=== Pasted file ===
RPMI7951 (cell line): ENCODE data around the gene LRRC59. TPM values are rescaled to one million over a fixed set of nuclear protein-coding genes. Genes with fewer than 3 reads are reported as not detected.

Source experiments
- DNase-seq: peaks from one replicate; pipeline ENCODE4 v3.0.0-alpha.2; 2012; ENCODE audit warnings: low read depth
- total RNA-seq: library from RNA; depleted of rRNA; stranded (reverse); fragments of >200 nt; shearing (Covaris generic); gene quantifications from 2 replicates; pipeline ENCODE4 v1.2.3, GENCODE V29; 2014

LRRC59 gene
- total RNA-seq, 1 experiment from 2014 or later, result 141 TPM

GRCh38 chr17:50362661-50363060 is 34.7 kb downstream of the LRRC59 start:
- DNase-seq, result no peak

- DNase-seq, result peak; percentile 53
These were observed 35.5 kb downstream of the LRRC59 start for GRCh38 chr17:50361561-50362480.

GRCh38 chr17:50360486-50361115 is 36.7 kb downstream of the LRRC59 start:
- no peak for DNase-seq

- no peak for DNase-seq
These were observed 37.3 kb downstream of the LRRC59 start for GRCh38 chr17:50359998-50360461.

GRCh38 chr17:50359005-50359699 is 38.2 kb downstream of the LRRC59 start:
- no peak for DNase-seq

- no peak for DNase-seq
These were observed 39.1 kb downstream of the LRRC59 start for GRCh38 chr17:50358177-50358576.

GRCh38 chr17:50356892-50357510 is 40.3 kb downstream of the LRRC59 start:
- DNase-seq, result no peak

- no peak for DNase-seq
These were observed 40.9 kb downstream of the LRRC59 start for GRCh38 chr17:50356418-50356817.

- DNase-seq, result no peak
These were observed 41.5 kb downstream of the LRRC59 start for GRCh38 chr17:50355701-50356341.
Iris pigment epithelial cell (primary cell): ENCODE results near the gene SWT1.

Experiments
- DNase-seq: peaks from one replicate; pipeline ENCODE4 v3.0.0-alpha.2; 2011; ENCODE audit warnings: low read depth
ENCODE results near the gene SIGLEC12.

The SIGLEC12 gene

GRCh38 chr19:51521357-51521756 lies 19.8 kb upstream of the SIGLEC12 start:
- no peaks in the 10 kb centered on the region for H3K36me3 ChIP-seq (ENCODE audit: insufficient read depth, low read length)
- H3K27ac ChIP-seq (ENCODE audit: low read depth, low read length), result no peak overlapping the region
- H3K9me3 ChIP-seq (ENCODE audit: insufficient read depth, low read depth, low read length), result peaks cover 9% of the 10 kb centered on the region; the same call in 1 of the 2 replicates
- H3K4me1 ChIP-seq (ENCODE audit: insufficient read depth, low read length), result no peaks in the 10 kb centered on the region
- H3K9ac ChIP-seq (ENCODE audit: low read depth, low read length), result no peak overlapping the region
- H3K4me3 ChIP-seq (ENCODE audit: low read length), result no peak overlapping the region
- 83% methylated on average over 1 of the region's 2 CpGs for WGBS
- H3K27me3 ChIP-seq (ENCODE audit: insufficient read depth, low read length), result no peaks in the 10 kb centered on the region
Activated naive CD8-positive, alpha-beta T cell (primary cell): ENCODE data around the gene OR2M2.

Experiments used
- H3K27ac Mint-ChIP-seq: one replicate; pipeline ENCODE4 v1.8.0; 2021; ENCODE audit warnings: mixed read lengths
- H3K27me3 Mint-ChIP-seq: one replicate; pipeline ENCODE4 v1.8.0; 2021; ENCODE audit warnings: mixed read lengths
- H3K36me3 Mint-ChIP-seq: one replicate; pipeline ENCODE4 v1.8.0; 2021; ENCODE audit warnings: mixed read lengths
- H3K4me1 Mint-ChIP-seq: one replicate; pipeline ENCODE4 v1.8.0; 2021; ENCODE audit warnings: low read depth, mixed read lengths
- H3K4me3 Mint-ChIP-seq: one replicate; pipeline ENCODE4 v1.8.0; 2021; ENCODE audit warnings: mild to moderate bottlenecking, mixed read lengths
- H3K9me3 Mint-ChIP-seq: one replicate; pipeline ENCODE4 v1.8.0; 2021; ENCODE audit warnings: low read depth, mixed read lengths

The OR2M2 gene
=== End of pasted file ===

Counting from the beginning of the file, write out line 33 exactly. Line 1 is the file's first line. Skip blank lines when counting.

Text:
- H3K9me3 ChIP-seq (ENCODE audit: insufficient read depth, low read depth, low read length), result peaks cover 9% of the 10 kb centered on the region; the same call in 1 of the 2 replicates